With reformers relentlessly demanding that schools produce measurable outcomes, it's curious that the Gini Index is rarely mentioned. I say that because what Italian statistician Corrado Gini wrote in 1912 has direct relevance to today's debate. Sometimes referred to as the Gini coefficient, it measures the range of income inequality in a society from 0 (no inequality) to 1(total inequality). Sweden, for example, has an index of .23, while Namibia has .7. The U.S. has one of the world's worst Ginis for an industrialized country at .468 in 2009. This is not surprising since wealth is being reconcentrated ...


The appointment of Cathleen Black to be chancellor of the nation's largest school district should come as no surprise to followers of the reform movement. Despite her lack of education experience (except for sitting on the board of the Harlem Village Academy but not yet having attended a meeting), Mayor Michael Bloomberg chose her to replace the departing Joel Klein, who moves on to become an executive vice president at News Corp. The trend of going outside the educational community to run troubled school districts will be applauded by those frustrated and angry at the pace of school improvement. They ...


The U.S. Supreme Court will consider this term whether school tuition organizations that were set up in Arizona in 1997 pass constitutional muster. The law permits residents of the state to contribute up to $500 that they would otherwise pay in taxes to a nonprofit school tuition organization. In turn, the STOs give scholarships to students to attend non-public schools. The only two conditions are that STOs can't award the scholarships to one school, and they must take financial need into consideration. The U.S. Court of Appeals for the 9th Circuit ruled in favor of taxpayers who challenged ...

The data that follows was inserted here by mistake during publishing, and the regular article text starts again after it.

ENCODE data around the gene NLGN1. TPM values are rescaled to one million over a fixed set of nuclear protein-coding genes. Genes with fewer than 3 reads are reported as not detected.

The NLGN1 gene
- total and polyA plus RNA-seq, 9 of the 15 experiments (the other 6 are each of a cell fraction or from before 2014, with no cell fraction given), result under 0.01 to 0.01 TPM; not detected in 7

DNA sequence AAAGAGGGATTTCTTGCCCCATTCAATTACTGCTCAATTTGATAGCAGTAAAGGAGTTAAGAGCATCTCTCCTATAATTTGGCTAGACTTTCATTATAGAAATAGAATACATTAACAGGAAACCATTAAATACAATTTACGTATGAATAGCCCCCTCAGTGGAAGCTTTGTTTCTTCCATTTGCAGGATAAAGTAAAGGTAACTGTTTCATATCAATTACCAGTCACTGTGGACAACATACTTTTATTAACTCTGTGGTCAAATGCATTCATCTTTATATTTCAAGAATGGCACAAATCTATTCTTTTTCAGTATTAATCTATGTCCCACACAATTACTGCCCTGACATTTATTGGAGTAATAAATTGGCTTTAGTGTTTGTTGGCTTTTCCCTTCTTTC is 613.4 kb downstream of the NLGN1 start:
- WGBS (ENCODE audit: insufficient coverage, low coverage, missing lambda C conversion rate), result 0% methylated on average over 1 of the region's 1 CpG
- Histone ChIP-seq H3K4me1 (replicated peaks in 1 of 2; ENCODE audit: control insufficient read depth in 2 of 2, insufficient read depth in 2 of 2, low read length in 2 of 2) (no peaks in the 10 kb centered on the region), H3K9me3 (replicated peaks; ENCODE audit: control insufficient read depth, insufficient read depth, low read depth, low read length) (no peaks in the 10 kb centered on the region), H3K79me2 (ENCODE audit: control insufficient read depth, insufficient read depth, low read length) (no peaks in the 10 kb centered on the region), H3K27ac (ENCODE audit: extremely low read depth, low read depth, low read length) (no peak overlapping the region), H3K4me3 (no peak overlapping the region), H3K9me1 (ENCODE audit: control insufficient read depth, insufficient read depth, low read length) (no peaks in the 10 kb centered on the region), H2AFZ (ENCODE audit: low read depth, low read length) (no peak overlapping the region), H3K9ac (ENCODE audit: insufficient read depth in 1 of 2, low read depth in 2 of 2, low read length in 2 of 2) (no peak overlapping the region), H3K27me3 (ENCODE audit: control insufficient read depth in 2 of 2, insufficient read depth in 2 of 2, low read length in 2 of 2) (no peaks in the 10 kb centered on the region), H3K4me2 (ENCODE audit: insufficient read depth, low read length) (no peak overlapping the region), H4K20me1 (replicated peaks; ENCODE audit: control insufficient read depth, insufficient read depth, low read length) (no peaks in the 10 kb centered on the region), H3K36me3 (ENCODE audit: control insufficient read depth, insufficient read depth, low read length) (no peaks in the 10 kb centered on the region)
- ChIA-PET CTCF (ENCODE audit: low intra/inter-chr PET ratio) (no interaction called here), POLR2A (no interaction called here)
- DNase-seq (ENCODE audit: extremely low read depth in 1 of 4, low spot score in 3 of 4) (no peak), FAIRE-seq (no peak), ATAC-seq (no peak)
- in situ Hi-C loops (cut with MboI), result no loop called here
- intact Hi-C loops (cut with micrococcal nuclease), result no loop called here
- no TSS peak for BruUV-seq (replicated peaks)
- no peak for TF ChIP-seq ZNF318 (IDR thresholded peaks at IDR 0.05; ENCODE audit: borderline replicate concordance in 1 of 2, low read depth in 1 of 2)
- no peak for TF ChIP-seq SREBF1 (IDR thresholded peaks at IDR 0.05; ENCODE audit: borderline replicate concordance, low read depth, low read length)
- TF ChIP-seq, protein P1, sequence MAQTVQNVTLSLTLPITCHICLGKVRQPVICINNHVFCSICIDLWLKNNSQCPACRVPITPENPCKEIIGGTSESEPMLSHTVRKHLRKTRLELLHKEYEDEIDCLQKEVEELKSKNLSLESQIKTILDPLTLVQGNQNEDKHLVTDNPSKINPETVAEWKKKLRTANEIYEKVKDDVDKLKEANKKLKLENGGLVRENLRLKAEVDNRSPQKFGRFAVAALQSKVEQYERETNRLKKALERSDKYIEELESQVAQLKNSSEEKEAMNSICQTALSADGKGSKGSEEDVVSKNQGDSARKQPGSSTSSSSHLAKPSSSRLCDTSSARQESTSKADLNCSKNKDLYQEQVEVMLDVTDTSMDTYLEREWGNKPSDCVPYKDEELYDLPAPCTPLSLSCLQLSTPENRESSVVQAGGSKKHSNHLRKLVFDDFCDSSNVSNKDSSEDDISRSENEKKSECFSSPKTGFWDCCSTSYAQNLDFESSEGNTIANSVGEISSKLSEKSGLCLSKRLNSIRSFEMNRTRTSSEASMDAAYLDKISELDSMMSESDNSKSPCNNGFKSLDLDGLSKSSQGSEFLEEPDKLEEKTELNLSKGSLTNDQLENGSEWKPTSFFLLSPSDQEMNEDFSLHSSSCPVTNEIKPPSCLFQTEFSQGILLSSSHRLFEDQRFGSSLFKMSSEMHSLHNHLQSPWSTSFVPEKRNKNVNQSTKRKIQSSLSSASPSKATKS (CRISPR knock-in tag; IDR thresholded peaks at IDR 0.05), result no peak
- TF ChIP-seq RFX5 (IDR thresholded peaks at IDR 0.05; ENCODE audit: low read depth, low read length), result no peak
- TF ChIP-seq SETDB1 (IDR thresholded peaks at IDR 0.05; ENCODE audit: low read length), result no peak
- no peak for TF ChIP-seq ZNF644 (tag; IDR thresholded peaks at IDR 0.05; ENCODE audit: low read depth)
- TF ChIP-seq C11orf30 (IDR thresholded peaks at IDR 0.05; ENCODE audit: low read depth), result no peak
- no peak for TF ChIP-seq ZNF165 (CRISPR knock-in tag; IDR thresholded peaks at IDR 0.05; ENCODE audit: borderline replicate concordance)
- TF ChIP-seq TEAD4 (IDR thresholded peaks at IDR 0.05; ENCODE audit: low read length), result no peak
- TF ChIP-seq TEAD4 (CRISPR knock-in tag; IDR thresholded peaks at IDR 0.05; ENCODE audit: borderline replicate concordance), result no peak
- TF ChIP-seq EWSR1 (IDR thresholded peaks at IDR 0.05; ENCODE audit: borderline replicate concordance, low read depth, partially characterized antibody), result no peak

With China and the U.S. competing to be the world's superpower, it's a propitious time to take a closer look at the contrasting ways the two countries are attempting to reform schools. Although the U.S. has only 98,000 public schools serving 50 million students, compared with China's 600,000 schools serving 230 million students, both can learn from each other. Schools in China are slowly trying to break away from their emphasis on memorization toward adopting strategies that stress creativity. Until now, schools believed that the former was the best way to score high on the gao ...


Is there another, better way of determining what teachers have taught and what students have learned than the standardized tests presently in use today? There is, but it is almost as controversial as the present approach. It's called performance assessment. It's not exactly new, but it's far more authentic. Performance assessment is applicable to any subject taught. It allows students to demonstrate their creativity and problem-solving ability more comprehensively than the standardized tests currently in use. Here's how it works. English teachers, for example, have students create portfolios of their essays over the semester. The work is initially graded by ...